They are rarely beautiful to behold. They tend to employ mechanisms designed primarily to reduce costs. Some of these calibers can be found in watches costing from hundreds of dollars to several thousand, even reaching into five figures, which can be distressing to those who buy in at the upper end of the spectrum.

4. Built-Ins and Add-Ons

T he Breitling Caliber 01 (above) and Rolex Caliber 4130 (below) b oth use column wheels to control the start, stop and reset functions.
The Breitling Caliber 01 (above) and Rolex Caliber 4130 (below) both use column wheels to control the start, stop and reset functions.

When it comes to chronograph movement design, purists prefer integrated to modular, because the integrated variety is designed to be a chronograph from the ground up. That means all components are optimized for that use. That can be important because a chronograph can be a “heavy” complication that requires significant power to operate. If engaging the chronograph generates a drag the base caliber was not designed to handle, that can affect timekeeping, which means the chronograph can’t measure elapsed time accurately (though most of us would never notice the split-second error). Modular movements, also called sandwich or piggyback designs, begin with a base caliber and add a chronograph mechanism mounted on a separate plate, usually on the dial side. If you want a nice view of the chronograph through the display back, an integrated movement is the way to go.

daytona column wheel lg

Some feel that in all but the finest executions, a modular construction will be less precise. The chronograph seconds hand may jump or stutter when started, the continuous seconds or the minutes hand may jump slightly when the chronograph is activated (even the date disk may move slightly), and the feel of the push-piece is not as smooth and buttery. As noted above, modular designs can also generate more amplitude-reducing drag when the chronograph is engaged. In two recent WatchTime tests, a modular chronograph’s amplitude dropped by 73.5 degrees on average when the chronograph was switched on, while an integrated model’s fell by 19.5 degrees. (The integrated model also used a vertical clutch – see below.) If you’re not sure which type of movement a given watch contains, there are some modular tip-offs. They include a high jewel count, no chronograph components visible through the display back, a date display that sits down in a hole and not directly below the dial, and a crown that is not on the same horizontal plane as the chronograph buttons (though some brands try to disguise this with oversized crowns, push-pieces, and guards).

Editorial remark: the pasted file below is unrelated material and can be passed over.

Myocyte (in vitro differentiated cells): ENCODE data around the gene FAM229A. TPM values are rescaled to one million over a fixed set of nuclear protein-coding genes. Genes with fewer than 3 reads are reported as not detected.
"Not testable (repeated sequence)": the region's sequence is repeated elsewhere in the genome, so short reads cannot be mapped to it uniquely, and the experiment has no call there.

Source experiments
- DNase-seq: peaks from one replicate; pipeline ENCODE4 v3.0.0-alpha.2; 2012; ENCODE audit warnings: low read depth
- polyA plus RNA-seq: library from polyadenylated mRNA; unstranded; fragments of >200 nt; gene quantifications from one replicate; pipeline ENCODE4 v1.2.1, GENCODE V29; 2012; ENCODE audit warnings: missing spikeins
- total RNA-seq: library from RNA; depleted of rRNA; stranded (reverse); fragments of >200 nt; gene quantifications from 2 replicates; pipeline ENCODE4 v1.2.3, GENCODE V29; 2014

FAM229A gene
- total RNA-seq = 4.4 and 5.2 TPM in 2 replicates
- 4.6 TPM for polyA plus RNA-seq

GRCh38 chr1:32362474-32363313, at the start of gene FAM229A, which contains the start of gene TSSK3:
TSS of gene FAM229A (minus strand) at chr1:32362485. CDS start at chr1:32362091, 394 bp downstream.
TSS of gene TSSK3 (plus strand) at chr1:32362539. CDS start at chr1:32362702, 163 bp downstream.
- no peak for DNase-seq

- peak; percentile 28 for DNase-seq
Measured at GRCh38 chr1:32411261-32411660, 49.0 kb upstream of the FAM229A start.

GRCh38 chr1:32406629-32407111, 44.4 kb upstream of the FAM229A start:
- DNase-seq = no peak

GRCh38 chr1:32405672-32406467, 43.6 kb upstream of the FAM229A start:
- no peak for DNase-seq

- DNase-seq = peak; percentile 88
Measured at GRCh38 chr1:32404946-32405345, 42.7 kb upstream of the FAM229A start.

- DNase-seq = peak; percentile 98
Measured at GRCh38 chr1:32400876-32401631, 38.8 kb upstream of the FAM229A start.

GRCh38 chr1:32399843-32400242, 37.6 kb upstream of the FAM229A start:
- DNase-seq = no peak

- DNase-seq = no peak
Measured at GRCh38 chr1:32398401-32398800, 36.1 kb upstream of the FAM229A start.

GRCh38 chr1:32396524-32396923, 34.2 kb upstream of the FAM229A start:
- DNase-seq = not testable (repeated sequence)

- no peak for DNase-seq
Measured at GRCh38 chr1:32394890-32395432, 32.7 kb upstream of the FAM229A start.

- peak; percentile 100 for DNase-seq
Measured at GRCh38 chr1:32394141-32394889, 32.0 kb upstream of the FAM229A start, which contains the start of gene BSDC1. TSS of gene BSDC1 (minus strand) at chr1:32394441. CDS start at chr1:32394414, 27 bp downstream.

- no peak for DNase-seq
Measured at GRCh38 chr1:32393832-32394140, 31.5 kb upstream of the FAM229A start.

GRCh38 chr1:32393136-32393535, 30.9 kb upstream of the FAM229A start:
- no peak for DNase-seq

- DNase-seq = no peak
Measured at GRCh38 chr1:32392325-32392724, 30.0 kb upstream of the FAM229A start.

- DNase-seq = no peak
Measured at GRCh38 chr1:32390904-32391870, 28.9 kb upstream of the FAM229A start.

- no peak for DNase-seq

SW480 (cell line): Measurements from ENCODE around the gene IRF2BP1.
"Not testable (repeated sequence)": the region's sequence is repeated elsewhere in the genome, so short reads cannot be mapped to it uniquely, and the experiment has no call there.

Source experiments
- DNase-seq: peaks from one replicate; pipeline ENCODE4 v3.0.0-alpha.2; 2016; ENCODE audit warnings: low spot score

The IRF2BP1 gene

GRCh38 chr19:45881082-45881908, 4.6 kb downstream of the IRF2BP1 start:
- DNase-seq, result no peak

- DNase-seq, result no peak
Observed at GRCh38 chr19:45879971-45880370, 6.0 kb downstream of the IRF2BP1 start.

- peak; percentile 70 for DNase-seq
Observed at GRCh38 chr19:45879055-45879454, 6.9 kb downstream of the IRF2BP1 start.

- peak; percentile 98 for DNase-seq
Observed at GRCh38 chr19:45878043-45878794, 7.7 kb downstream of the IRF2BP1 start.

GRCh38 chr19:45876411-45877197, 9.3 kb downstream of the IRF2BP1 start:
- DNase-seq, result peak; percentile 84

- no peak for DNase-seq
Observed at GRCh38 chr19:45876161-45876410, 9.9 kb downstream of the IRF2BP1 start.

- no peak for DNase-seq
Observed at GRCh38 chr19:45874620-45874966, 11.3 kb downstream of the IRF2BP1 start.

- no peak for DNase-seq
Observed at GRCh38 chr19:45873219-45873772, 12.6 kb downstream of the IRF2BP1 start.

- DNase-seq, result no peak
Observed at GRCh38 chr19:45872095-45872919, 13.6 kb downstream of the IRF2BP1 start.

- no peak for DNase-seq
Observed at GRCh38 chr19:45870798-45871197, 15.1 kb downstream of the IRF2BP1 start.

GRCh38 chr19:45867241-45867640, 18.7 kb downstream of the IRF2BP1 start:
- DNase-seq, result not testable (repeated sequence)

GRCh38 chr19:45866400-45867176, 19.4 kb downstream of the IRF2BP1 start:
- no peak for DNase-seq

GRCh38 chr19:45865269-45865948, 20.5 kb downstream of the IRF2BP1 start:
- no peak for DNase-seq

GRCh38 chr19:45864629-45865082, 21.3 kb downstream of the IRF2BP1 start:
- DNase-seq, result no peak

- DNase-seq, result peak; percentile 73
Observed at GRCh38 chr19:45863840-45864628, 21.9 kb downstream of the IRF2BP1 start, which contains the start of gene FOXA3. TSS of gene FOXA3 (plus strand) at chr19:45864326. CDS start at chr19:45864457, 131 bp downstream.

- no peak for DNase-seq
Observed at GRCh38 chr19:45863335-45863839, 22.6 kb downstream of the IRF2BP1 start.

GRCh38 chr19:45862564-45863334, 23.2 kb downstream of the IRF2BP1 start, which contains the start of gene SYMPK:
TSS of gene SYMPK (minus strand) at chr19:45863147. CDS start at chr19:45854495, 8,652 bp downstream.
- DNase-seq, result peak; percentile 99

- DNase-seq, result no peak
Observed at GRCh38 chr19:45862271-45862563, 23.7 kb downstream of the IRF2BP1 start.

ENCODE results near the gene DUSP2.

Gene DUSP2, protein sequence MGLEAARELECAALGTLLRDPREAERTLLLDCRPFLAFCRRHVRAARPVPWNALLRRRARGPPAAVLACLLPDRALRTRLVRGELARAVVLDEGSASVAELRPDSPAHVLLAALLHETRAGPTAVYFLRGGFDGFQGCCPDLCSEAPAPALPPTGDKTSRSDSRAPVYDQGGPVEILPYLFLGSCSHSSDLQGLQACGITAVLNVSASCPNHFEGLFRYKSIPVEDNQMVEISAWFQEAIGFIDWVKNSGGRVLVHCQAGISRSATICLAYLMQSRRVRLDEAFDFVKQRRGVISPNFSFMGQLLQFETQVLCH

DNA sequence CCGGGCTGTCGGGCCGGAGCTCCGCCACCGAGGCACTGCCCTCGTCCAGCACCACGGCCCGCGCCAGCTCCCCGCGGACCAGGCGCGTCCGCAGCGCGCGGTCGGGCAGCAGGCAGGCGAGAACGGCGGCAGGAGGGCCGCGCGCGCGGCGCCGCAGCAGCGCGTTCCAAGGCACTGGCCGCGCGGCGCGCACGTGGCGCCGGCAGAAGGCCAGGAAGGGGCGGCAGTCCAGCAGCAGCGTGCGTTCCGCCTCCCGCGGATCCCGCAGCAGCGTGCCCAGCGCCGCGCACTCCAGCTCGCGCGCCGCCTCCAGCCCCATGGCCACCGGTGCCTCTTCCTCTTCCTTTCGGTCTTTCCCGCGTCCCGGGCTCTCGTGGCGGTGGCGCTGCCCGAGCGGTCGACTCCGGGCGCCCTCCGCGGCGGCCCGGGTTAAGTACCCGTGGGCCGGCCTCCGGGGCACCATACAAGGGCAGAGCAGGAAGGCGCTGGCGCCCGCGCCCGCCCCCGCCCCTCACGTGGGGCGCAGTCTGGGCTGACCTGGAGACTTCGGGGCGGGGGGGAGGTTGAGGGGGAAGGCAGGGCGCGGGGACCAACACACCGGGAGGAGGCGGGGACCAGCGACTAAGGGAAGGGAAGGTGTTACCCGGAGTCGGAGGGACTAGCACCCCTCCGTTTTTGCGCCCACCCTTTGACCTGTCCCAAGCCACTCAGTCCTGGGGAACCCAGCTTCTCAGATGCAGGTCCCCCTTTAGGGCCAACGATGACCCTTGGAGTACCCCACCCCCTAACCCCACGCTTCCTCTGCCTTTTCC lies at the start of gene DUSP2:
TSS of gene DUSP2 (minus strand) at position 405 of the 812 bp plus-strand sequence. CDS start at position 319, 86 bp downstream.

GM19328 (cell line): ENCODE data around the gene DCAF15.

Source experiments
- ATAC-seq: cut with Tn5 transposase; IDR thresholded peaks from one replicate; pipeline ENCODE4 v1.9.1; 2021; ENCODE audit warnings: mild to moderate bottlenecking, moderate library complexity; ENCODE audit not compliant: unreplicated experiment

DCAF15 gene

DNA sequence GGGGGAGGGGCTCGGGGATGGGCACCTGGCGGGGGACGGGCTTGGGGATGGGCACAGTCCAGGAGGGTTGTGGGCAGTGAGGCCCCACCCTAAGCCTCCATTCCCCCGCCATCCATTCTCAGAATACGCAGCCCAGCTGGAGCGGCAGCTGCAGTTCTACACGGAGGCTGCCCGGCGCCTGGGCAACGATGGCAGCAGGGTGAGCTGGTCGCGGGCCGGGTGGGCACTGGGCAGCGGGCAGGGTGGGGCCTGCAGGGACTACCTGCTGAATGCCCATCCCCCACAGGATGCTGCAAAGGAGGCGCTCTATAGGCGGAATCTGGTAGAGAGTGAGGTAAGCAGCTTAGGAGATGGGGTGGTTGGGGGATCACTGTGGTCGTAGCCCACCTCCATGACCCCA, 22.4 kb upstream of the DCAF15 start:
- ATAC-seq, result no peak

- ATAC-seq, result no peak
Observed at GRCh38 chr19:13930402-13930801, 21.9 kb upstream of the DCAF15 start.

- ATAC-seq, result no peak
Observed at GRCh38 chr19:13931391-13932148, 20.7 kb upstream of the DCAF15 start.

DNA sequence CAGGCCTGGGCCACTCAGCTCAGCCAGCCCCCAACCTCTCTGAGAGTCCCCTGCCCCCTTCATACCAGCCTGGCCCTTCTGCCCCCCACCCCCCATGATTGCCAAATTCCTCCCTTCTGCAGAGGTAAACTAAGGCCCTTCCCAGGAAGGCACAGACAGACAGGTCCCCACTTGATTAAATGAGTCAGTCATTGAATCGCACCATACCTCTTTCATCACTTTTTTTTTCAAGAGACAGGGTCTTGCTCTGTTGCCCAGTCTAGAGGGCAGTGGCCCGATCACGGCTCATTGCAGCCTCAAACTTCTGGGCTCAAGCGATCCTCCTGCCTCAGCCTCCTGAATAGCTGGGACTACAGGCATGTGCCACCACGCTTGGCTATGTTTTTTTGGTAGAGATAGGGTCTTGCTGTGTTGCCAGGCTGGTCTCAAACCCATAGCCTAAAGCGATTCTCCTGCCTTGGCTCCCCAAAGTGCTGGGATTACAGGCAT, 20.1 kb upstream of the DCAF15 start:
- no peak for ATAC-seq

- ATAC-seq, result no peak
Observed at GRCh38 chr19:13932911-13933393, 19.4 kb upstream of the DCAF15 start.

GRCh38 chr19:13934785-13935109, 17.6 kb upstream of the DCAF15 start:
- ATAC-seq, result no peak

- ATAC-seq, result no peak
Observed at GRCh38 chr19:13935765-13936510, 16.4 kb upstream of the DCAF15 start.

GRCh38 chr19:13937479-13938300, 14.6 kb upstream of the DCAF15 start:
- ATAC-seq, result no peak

5. Make It So

Imagine what would happen if you could activate the reset mechanism while the chronograph was running. The phrase “train wreck” comes to mind, and yes, the pun is intended. (Note to newbies: see “train” in Berner’s.) To prevent this and other disasters, chronographs employ systems to coordinate actions initiated by the push-pieces. As you might expect, there are different systems, and each has its supporters and detractors. The traditional system, favored by purists, is the column wheel, so named because the key component looks like a wheel lying on its side with a series of small, vertical columns rising up from it. Each push of a button causes the wheel to turn, and as it turns, the columns, and the spaces in between, move in small increments. This action moves the ends of levers that rest against the column wheel, and the levers control the chronograph’s start, stop and reset functions. Column wheels are traditional, expensive to manufacture and to adjust, and difficult to service. They also look great, and they provide very smooth push-piece feel. In other words, they’re made to order for luxury chronographs.

Column wheels were once ubiquitous, but some manufacturers searching for efficiencies developed cam mechanisms to take the column wheel’s place. The new system functions much like the traditional one, with an eccentric cam (a thin piece of metal with an irregular shape) replacing the column wheel. Cam systems are generally less expensive to manufacture, easier to adjust, easier to service, and not as nice looking. In use, cams generally perform as well as column wheels. NASA certified both the column-wheel and cam versions of the Omega Speedmaster for space flight. Chronographs powered by the Lemania Caliber 5100, with cam switching, were certified by several countries for military use. When the Swatch Group announced that it would halt Caliber 5100 production, watch manufacturers using the movement objected, saying it was the only caliber that could withstand large shocks without the chronograph seconds hand stopping. (The 5100 was eventually discontinued and replaced by an ETA caliber.) Finally, the ETA 7750, which is also known for being rugged, uses cam switching. If you’re looking for a tough tool watch and you don’t care about movement aesthetics, cam switching will fit the bill. If you care about tradition, a nice view through the display back, and the approval of purists, the column wheel is for you.